By Antonio Valenzuela
By Alan Scherstuhl
By Alan Scherstuhl
By Stephanie Zacharek
By Michael Atkinson
By Chris Packham
By Kevin Dilmore
By Amy Nicholson
Perhaps you've lost faith in movies about amusingly digressive criminals. Maybe you believe it's no longer possible to be pleasurably jolted by inventive swearing, from-no-place head shots, and post-everything structural flourishes. Certainly you have no reason to expect blood-splattered poetry or throat-clearing laughter from yet another movie in which Los Angeles criminals set out to the desert for showdowns and the usual exploding cars. All the more reason to savor Seven Psychopaths, the movie in which Martin McDonagh the scabrous playwright and Martin McDonagh the high-end junk filmmaker at last craft a doozy both can brag about to their mates.
That's "mates" in the sense of laddish buddies, because that's who the movie is about, and whom much of it is for. McDonagh contrives to have his hero, an Irish screenwriter with the "get it?" name Marty (Colin Farrell), soundly dressed down for his inability to write women who aren't just there to be murdered to spur the plot. That complaint is certainly true of Seven Psychopaths, and his joking about it is an old rogue's trick: Admitting to rakish behavior before someone else can make a stink about it purchases leniency for future offenses.
So, yes, this is boys' stuff. A screenwriter and his somewhat-touched actor bud (Sam Rockwell) shake L.A. to find seven stories from seven psychopaths to fill out a screenplay Marty has named but not yet written. A dognapping Christopher Walken gets in bad with raging gangster Woody Harrelson and eventually does the one last great thing you can't believe no other movie has ever thought to have Walken do: drop peyote at Joshua Tree. Tom Waits shows up, first as a sight gag and then as a menacing monologuist, his voice box grinding like the gears of a '72 Imperial. There are flashbacks to absurd crime sprees, fabulist tales of murderers who might or might not make the in-film screenplay, a serial killer on the loose, and more sawn-open corpses than in a good Fangoria.
And there's an air of pub-culture bad-boy-ism about it all, as McDonagh, for the first time setting his madmen in America, refuses to heed the local niceties about race or gayness. Walken's complex bastard even half-apologizes for throwing around "fag" as a catchall insult for men who aren't movie-style manly, but, like the apologia about the female characters' tendency to get popped, this feels less like an effort to satirize douchiness than one to suggest that we just roll along with it.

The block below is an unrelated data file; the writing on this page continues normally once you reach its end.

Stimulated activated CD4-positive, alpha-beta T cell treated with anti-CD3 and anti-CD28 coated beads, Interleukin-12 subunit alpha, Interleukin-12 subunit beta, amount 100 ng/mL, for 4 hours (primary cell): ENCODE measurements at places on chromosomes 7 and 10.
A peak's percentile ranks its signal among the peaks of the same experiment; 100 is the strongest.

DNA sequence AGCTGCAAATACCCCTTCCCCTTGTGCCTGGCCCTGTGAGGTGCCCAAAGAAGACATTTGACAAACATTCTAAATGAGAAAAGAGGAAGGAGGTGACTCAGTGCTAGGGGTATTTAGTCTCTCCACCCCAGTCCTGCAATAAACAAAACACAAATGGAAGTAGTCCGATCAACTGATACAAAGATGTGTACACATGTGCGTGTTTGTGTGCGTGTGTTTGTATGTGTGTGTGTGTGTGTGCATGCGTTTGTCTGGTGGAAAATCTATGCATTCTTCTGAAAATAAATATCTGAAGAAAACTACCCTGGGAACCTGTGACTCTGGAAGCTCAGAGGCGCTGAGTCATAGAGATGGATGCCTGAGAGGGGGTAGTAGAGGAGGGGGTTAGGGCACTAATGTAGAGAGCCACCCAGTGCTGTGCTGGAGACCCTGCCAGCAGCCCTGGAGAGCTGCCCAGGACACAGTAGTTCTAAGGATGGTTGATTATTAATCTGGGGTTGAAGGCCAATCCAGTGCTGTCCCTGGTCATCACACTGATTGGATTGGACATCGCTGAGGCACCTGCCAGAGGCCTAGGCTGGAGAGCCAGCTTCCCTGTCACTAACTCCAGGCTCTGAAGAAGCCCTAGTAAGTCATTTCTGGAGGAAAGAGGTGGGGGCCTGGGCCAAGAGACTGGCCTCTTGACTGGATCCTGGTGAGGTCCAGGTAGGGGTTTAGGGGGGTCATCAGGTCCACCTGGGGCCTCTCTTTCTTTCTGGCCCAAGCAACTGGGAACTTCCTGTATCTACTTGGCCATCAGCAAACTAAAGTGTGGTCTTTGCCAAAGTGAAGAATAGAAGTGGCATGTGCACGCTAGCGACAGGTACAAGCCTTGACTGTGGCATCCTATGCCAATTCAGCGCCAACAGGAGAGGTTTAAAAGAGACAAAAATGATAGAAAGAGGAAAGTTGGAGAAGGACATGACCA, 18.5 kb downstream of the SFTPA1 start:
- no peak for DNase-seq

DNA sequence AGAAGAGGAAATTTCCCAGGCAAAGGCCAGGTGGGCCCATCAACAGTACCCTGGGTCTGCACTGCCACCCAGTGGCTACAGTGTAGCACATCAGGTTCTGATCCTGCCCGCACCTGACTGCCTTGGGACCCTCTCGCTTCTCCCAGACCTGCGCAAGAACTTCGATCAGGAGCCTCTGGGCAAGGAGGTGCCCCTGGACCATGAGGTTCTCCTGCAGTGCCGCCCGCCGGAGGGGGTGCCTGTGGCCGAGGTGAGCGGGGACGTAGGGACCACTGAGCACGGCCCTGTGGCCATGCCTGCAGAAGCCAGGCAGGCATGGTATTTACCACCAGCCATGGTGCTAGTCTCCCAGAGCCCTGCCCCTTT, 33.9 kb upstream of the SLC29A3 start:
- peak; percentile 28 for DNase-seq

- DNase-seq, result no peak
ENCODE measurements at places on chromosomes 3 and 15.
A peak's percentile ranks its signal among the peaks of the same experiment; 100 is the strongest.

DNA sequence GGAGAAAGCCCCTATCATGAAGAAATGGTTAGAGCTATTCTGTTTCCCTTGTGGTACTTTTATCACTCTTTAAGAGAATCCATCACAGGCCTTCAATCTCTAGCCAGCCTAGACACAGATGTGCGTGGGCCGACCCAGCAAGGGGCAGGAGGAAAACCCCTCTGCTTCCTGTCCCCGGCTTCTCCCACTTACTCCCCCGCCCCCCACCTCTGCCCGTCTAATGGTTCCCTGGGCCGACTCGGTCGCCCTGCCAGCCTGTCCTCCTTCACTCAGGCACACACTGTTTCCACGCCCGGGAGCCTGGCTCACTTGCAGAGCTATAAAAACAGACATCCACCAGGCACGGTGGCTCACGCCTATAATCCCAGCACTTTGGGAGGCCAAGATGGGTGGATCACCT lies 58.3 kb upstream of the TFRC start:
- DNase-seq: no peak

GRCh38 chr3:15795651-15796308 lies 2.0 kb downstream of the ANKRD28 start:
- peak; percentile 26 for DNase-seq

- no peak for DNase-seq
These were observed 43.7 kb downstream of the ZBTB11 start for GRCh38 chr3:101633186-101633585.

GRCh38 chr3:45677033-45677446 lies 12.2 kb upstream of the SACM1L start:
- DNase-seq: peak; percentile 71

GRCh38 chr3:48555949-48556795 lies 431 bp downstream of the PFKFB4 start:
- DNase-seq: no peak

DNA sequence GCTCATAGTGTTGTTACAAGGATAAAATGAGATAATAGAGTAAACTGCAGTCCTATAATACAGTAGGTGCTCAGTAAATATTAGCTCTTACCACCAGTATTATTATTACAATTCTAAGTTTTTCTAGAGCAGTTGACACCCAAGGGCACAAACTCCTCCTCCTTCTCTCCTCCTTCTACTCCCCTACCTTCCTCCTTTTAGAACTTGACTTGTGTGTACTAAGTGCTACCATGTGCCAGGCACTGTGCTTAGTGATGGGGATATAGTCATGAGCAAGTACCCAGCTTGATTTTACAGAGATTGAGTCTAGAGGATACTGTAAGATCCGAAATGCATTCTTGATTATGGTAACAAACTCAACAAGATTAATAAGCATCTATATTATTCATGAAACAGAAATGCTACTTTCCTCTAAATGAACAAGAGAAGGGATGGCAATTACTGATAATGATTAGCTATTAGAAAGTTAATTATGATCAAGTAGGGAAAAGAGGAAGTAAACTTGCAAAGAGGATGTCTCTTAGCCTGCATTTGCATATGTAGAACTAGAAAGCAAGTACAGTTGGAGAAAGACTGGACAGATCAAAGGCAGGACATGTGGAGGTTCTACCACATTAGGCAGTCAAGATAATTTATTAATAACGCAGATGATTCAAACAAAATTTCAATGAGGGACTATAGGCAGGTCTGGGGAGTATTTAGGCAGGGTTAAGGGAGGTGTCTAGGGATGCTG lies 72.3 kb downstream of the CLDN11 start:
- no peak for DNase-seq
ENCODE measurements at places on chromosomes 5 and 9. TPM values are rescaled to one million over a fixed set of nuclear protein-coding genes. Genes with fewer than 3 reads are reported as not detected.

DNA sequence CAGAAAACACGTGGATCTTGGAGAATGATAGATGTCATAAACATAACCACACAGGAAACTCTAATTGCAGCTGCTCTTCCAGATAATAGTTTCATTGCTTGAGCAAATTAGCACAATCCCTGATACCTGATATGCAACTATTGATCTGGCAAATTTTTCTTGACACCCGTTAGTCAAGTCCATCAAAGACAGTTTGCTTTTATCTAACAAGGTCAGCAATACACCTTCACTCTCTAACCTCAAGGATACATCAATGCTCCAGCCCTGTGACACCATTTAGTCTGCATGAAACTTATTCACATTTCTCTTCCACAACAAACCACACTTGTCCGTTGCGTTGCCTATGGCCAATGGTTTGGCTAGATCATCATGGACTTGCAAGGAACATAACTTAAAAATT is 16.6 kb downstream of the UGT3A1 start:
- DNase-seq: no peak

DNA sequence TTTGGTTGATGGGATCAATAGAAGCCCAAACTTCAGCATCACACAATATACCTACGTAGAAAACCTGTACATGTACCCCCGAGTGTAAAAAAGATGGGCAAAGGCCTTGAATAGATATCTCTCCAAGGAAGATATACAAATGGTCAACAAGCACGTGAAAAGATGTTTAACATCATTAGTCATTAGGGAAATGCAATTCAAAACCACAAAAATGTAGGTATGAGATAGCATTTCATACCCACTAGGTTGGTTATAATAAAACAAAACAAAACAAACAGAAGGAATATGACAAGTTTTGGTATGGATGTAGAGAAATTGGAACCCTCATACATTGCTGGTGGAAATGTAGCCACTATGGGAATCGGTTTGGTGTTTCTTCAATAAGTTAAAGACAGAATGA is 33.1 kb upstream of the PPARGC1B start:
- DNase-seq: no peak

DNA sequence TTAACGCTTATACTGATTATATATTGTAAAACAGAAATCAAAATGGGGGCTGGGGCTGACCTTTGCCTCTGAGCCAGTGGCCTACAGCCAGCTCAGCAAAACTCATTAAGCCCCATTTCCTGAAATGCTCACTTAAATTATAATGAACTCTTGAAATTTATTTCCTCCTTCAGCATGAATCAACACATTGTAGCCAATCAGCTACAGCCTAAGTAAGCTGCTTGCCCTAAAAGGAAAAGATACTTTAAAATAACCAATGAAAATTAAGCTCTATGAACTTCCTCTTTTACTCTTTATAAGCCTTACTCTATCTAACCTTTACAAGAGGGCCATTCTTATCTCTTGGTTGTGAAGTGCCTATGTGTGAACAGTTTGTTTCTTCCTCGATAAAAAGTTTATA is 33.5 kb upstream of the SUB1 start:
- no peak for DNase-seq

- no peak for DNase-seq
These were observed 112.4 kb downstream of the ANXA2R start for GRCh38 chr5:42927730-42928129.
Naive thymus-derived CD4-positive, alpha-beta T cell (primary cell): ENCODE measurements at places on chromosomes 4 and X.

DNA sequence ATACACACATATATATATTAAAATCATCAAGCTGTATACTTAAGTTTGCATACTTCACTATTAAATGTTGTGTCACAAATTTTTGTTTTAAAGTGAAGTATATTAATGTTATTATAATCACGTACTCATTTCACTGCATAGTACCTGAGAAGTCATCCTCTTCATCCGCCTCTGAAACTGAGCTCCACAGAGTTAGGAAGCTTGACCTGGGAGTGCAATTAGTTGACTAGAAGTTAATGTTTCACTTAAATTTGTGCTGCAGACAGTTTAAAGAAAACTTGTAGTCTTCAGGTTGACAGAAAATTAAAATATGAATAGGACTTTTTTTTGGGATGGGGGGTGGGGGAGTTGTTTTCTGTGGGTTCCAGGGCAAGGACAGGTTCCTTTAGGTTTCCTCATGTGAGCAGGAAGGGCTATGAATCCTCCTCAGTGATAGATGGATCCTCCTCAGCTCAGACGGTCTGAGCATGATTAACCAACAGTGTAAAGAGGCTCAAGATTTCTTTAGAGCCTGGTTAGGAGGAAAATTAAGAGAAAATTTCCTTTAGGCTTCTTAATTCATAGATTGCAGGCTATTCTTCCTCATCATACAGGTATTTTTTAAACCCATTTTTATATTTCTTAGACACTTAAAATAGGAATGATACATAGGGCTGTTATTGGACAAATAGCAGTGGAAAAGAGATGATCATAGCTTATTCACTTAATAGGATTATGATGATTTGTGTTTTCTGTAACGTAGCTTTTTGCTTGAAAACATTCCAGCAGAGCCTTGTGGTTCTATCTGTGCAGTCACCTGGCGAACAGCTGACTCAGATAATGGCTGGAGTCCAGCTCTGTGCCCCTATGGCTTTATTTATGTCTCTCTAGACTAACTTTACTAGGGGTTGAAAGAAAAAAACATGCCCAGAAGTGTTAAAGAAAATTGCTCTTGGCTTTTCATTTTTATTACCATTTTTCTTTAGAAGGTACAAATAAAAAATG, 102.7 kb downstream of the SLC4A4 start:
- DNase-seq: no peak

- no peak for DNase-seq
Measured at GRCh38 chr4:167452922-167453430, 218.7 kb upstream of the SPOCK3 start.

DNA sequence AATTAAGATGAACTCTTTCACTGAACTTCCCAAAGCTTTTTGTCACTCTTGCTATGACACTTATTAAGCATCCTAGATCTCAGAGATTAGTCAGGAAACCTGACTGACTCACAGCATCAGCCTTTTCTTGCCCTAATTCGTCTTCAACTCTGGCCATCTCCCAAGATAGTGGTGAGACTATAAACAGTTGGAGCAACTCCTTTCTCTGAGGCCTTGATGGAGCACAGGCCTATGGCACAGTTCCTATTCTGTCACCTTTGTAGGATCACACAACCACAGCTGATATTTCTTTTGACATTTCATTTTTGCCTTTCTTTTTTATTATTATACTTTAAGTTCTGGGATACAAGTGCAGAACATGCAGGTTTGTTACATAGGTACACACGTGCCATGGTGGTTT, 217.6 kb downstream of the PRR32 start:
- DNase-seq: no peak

But as boys' stuff goes, this is the best of it, even in the film's less-daring first half, which plays as a high-stakes crime film whose central incident — the napping of Harrelson's dog — is flagrantly meaningless. It's dark, splattery fun, and then sometimes it's suddenly just dark and splattery.
Just as the story seems to be reaching its climax, though, McDonagh lunges for something more. Marty, who has often expressed a desire not to write violent piffle about killers, sees where everything is going, both with his fictional script and with the real movie he's caught up in. He vows to come up with a new ending that suits his burgeoning pacifism. From there, he and two of the movie's other top-shelf male leads flee L.A. and attempt to avoid the ending we all know a movie like Seven Psychopaths must have. In the desert, the film opens up, becoming thoughtful, expansive, and funnier than ever. Then there's the biggest surprise of all: McDonagh still manages to pull off an ending that should satisfy fans of the first half's gory comedy, fans of the second's desert bull session, and fans of those toothsome, never-quite-reputable plays that brought McDonagh to our attention in the first place. It even satisfies the impossible screenwriting goals Farrell's Marty aspires to early in the film: violent, pacifist, and somehow life-affirming.
Remember the shitty crime comedies every Hollywood brat tried to make after Pulp Fiction? It took an Irish playwright to get it right.
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